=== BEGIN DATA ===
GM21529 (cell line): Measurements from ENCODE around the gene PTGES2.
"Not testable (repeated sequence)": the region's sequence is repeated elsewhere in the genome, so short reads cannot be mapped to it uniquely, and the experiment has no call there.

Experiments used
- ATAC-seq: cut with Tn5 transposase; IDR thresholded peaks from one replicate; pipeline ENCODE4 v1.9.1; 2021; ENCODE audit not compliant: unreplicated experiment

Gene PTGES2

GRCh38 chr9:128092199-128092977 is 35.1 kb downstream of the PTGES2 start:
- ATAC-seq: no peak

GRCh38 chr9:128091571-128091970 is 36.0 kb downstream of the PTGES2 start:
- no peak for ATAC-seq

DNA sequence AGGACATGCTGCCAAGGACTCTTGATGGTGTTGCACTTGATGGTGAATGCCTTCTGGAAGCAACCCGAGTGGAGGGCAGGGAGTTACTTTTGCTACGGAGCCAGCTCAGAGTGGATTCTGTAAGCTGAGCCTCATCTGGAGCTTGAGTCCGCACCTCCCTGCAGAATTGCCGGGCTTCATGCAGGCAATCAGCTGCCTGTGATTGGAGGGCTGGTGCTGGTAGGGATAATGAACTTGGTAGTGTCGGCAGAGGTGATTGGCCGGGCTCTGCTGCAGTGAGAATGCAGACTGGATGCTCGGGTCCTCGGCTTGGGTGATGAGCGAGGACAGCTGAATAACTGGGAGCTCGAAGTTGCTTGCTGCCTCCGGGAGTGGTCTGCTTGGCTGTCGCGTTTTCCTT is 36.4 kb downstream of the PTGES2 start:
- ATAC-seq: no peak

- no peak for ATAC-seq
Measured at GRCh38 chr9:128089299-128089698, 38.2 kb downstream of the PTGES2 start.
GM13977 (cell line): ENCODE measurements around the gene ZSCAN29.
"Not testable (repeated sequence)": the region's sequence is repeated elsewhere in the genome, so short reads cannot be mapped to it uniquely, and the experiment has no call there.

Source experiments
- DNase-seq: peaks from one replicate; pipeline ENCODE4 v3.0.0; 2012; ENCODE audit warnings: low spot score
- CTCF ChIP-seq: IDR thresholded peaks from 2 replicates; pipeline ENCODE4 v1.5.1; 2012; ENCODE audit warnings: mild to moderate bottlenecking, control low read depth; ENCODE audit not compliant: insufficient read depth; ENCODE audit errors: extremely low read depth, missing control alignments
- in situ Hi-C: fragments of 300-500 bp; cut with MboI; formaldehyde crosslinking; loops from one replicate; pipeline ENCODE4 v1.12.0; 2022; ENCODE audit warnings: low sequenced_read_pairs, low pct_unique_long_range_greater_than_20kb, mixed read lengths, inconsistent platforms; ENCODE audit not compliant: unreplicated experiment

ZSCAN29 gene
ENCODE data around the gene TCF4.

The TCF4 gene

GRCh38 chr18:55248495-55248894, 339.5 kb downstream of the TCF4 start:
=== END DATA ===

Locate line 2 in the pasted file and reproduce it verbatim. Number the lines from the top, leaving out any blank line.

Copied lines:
"Not testable (repeated sequence)": the region's sequence is repeated elsewhere in the genome, so short reads cannot be mapped to it uniquely, and the experiment has no call there.